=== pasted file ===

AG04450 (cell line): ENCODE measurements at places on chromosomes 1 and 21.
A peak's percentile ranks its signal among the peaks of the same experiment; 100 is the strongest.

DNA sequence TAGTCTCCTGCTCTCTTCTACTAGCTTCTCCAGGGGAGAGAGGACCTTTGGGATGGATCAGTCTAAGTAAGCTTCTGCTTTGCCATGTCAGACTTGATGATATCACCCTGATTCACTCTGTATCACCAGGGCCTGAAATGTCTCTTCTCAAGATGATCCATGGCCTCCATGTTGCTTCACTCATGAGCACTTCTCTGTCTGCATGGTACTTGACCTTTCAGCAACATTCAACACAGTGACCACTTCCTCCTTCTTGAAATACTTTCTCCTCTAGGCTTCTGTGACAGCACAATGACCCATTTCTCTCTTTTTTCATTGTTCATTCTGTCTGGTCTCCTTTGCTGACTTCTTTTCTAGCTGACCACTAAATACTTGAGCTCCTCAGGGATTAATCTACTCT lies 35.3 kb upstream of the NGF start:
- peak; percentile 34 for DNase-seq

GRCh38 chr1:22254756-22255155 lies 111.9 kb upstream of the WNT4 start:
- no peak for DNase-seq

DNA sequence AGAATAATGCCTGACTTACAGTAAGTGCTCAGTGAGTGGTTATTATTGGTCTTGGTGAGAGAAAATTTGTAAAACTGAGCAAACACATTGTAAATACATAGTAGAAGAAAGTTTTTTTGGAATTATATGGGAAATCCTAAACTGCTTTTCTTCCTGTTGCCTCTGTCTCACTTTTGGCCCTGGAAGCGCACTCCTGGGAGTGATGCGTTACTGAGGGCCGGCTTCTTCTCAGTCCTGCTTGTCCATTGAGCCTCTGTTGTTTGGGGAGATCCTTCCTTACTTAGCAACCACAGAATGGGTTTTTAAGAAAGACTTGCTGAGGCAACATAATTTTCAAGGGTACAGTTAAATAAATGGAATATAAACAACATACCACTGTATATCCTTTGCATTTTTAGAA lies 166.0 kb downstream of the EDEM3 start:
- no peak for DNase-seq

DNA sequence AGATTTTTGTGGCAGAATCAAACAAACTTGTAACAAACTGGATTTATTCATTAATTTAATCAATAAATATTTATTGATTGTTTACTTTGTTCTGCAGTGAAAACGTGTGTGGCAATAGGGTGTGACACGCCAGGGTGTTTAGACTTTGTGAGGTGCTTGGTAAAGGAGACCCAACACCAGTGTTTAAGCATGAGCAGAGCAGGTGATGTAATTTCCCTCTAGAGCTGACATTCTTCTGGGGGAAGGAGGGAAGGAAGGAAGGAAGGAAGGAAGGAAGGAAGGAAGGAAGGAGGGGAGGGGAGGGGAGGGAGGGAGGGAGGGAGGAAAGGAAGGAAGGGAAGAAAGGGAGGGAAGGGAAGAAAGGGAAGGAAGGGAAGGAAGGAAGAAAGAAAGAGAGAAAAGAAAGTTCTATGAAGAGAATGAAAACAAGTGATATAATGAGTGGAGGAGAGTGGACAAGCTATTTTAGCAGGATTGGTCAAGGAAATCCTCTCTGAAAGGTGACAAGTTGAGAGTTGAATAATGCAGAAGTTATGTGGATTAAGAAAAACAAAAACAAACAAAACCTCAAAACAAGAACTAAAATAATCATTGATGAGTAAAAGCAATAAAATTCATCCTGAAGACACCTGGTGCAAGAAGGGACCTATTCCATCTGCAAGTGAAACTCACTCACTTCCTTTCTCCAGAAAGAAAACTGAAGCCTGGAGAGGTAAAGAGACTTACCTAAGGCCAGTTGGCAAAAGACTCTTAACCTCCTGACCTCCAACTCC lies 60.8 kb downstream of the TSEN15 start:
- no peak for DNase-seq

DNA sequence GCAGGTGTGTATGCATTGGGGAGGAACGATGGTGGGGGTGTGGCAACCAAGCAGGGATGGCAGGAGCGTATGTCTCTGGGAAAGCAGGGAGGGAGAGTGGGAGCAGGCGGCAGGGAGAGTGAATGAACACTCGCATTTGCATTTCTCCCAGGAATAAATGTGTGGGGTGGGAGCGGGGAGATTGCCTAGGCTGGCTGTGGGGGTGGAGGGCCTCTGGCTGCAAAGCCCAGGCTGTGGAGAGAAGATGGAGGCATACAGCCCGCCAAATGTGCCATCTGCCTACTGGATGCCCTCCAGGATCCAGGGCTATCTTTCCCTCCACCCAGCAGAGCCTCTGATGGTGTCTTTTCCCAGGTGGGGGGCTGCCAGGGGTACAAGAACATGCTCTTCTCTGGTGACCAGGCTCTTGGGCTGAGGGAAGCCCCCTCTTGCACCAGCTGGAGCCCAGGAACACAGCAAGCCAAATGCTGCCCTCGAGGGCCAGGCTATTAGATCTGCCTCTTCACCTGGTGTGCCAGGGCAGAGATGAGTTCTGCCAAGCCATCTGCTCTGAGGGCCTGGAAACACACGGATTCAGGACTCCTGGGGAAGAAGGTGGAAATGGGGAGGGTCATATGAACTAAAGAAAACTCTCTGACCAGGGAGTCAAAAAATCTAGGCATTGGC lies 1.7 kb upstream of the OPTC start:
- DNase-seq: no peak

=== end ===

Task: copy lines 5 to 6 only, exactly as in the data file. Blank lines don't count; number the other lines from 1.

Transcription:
GRCh38 chr1:22254756-22255155 lies 111.9 kb upstream of the WNT4 start:
- no peak for DNase-seq